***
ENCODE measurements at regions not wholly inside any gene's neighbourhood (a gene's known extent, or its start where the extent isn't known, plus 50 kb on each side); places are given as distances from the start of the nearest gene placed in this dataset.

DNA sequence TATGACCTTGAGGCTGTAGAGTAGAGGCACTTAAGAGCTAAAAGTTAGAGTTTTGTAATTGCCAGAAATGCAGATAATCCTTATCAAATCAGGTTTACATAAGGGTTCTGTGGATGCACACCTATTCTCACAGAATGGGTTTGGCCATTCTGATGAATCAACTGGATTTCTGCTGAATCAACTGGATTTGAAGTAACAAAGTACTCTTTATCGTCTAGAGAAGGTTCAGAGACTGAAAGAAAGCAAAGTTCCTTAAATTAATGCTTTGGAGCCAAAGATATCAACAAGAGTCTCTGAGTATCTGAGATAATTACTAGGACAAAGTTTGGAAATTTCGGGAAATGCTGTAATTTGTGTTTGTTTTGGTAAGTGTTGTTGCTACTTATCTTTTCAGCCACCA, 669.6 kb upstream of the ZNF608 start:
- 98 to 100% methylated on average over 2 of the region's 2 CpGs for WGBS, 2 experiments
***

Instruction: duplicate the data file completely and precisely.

ENCODE measurements at regions not wholly inside any gene's neighbourhood (a gene's known extent, or its start where the extent isn't known, plus 50 kb on each side); places are given as distances from the start of the nearest gene placed in this dataset.

DNA sequence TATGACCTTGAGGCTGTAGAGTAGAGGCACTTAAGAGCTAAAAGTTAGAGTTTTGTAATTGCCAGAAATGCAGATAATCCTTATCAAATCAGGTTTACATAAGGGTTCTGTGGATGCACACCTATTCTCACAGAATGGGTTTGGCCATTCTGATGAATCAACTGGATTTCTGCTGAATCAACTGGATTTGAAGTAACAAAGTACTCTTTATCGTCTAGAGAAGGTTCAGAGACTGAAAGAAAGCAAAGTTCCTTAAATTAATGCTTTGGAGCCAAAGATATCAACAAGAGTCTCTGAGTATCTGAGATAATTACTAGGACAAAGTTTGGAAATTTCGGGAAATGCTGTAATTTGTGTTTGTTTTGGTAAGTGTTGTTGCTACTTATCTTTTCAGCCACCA, 669.6 kb upstream of the ZNF608 start:
- 98 to 100% methylated on average over 2 of the region's 2 CpGs for WGBS, 2 experiments